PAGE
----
Resident Evil wasn’t the first game I bought for the original Playstation — that honor goes to Persona — but it did round out a much-played second tier roster of titles (including Tomb Raider and WipeOut 2) that exemplifed the Bold New Polygonal World of Gaming.
Despite the clunky controls and Community Theater of the Absurd voice acting, website like this Resident Evil‘s mix of action, visit this site puzzle-solving, for sale and spooky-gory aesthetics was successfull and compelling enough to give rise to “survival horror” as distinct genre. Yes, Alone in the Dark may have gotten there first, but Resident Evil was the game which truly sold the message to the masses. The game’s use of zombie antagonists, in fact, played a huge role in elevating shambling hordes of corpses from the realm of cult cinema and into the overexposed multimedia position they occupy today.
My interest in Resident Evil took a steep drop after the Dreamcast release of Code Veronica, where the thrills and chills which marked three previous offerings took a back seat to dreaded plague of franchise entrenchment. The later games were less about the adrenalin-spiking tension of “too many zombies, too few bullets” and more about fleshing out a nonsensical (and dead boring) arch-narrative about corporate conspiracies and the interpersonal relationships between an ever-growing cast of characters.
There was more to my sense of survival horror’s dimnishing returns than the narrative exigencies of world-building, however. Horror is rooted in the unfamiliar. The object is too keep the audience off-balance by unexpected shifts in the boundaries of their comfort zones. There are plenty of effective horror tales which make use of quotidian springboards, but the chills come in how the narrative exploits/upends/shatters that illusion of normality. A cute kid isn’t supposed to be a killer. A Plymouth Fury isn’t supposed to start itself up and seek bloody vengeance. A kitten isn’t supposed to be the host of a genocidal alien pandemic.
The core concept of the survival horror genre already tread a thin enough line. Films and books and stories are passive entertainments marked by strict authorial controls. They engage and enrapture, but the experience is akin to carnival ride — strap in, hang on, and enjoy the cathartic terror. The “I wouldn’t do that” — where “that” equals some action which will lead to Very Bad Things — response to films or prose is a moot objection. The character did make the wrong choice, and now you’re stuck as a passenger on the terrifying ride.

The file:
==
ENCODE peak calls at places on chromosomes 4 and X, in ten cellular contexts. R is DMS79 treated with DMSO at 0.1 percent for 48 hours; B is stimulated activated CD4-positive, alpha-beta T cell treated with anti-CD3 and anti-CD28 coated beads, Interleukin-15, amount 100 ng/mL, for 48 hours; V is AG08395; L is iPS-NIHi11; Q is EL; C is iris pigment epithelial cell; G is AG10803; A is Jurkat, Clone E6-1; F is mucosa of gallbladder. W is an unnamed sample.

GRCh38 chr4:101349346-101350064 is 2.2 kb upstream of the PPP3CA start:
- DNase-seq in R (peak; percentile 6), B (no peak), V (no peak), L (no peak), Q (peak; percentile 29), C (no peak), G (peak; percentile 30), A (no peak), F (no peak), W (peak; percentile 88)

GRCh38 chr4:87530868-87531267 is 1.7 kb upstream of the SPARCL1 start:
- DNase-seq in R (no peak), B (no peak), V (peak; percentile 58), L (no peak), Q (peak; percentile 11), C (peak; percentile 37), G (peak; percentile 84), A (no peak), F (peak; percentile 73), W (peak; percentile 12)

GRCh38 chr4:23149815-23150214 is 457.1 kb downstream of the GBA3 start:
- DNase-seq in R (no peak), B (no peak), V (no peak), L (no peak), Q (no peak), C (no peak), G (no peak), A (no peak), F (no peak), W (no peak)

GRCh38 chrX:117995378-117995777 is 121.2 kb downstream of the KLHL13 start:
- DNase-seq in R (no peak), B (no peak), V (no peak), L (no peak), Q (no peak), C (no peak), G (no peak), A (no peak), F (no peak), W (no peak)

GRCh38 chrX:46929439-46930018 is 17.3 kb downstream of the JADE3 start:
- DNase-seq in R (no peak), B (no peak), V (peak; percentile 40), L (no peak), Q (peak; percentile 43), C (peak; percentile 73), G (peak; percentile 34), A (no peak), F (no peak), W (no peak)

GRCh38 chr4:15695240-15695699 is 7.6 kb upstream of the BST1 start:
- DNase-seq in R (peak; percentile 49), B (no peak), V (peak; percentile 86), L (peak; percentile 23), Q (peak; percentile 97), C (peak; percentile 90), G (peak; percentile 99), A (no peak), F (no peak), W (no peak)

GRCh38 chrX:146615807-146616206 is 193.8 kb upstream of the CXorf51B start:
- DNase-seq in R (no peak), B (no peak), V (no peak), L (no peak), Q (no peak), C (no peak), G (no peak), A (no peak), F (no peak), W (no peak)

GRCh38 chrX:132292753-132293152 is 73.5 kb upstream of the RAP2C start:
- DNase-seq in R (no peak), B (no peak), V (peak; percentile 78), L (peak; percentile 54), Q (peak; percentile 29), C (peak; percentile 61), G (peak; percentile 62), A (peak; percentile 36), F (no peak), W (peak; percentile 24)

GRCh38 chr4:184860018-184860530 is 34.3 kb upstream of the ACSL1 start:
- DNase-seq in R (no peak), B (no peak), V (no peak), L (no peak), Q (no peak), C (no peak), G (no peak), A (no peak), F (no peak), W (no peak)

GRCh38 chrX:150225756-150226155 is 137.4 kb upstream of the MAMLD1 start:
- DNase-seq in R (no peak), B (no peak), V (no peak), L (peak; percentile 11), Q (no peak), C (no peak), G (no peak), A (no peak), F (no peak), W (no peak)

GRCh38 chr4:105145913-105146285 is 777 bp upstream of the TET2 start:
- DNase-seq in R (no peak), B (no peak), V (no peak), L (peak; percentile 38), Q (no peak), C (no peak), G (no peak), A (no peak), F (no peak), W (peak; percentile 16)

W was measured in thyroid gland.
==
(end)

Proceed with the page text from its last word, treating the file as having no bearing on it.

Videogames, on the other hand, are an interactive medium which places the controls (literally) in the hands of the end user. The decisions are the end user’s to make, within the generally nonpermeable walls of the presented narrative. A “correct” path (or paths) leads to a pre-established ending (or endings), and death’s dreaded sting can be wished away with the quick reload of a game save. It also doesn’t help that the so many survival horror games make use of a plot framework which dates back to the first Alien film and, before that, 2001: A Space Odyssey — “Go check this foreboding thing out while remaining initially ignorant of a larger, conspiratorial agenda.”
Apart from the cheap and cheesy jump scares which serve as the genre’s junk food, terror in survival horror places a heavy reliance on novelty — “the unfamiliar,” in other words. The dark industrial nightmare-and-soundscapes of Silent Hill and Dead Space‘s rejection of the “headshot equals insta-kill” convention were effective in injecting some fresh scares into the formula, but they also lost potency in subsequent iterations where the innovations calcified into requisite components of the respective brands.
The last time I felt anything approximating legitimate dread in a survival horror game was during my first playthrough of Remedy’s Alan Wake. It wasn’t the overtly “scary” content that did it, either, but rather the interludes between the shocks. In the early part of the game — before the overarching threat is delineated — the titulat protagonist’s journeys to a shadowy nightmare realm alternate with brief segments set in the daylit mundanity of the “real” world. Those are where I felt the dread rising most prominently, the impermanent calm before an inevitable storm of even worse horrors to come.
Horrors whose actual manifestation never matched the ones conjured up by my imagination.
Recommended listening: Akira Yamaoka – Next Stop Nowhere (from the Silent Hill 3 Unreleased OST, 2003)
Here’s an upbeat little ditty, ideal for both slow dancing and naptime at the local nursery school!
(screenshots courtesy of the always helpful MobyGames)